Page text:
Rosemary Sutcliff, historical novelist

The distinctive features of historical novelist and children’s Rosemary Sutcliff’s ministrel’s magic

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Signature of Rosemary Sutcliff showing her name is not Sutcliffe with an E

Helen  posted  a comment on this blog about on “the features which make up the ‘sum of parts’ that are a Rosemary Sutcliff  novel” and  “the indefinable minstrel’s magic that makes it all alive”:

  • A hero, set apart from his peers both by his injury and his past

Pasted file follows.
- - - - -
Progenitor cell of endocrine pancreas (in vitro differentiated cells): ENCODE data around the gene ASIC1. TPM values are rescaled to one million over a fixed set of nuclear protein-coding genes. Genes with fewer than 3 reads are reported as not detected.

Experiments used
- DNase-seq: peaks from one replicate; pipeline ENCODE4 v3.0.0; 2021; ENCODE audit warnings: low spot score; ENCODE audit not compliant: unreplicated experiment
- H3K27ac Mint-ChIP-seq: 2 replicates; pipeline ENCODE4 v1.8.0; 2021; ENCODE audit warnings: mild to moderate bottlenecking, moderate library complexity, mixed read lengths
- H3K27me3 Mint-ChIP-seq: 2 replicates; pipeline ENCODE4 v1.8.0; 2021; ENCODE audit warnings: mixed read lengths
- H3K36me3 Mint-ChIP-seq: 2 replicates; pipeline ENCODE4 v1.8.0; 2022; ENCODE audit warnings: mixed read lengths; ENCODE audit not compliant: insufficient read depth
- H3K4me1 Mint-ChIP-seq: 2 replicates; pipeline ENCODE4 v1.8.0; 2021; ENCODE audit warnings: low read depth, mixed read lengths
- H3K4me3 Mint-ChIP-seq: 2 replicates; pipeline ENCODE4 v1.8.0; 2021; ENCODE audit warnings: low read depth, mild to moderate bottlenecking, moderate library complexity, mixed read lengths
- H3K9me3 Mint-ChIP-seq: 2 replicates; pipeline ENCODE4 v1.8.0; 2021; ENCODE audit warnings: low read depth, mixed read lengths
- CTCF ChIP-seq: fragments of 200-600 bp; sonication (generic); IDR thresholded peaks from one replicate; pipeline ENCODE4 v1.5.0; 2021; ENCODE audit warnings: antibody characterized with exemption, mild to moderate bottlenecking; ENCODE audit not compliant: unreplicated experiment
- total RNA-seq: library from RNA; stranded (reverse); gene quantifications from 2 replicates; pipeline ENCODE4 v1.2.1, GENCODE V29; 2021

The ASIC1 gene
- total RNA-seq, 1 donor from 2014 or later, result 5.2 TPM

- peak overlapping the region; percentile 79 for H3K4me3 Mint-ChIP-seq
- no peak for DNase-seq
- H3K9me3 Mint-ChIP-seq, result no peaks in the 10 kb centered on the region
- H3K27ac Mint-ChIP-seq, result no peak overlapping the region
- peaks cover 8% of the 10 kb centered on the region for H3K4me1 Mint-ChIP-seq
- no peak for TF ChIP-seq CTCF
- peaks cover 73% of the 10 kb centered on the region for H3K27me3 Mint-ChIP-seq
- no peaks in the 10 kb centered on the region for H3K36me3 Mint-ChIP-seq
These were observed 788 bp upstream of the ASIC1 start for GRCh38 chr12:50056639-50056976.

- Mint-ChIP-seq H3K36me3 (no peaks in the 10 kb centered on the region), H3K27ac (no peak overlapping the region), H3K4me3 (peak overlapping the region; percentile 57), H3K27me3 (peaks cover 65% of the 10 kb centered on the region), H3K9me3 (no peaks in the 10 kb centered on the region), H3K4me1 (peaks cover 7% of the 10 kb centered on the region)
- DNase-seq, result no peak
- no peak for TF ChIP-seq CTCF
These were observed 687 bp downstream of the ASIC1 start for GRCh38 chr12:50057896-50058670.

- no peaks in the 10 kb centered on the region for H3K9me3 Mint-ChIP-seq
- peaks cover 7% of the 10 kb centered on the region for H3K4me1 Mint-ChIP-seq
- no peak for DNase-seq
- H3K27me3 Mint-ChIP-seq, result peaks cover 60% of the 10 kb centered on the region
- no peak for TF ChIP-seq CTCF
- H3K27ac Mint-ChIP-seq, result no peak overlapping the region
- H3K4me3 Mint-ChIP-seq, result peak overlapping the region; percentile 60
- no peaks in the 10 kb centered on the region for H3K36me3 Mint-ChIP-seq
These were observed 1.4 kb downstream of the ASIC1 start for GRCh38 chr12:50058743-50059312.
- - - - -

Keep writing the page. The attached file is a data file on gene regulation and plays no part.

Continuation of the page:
• Landscape and the seasons as living entities in themselves
  • Friendship
  • Adventure
  • Scenes of slow tension and thrilling escape
  • Flashes of both humour and horror
  • The sense and quest for justice and fairness
  • The clash of two worlds and the places where the distance narrows to nothing between them
  • The relationship between man and dog, and to a lesser degree, man and horse
  • The slow romance
  • Understanding of a military world
  • A hopeful, ‘song of new beginnings’ ending
  • Devon!

 

4 comments

  1. On another post Anne writes of Rosemary Sutcliff’s “… favourite themes:the land as a potent entity in its own right; discovery of the self and one’s place in the world; love and comradeship; the struggle to maintain the light in dark times; and freely-given sacrifice for the greater good.”

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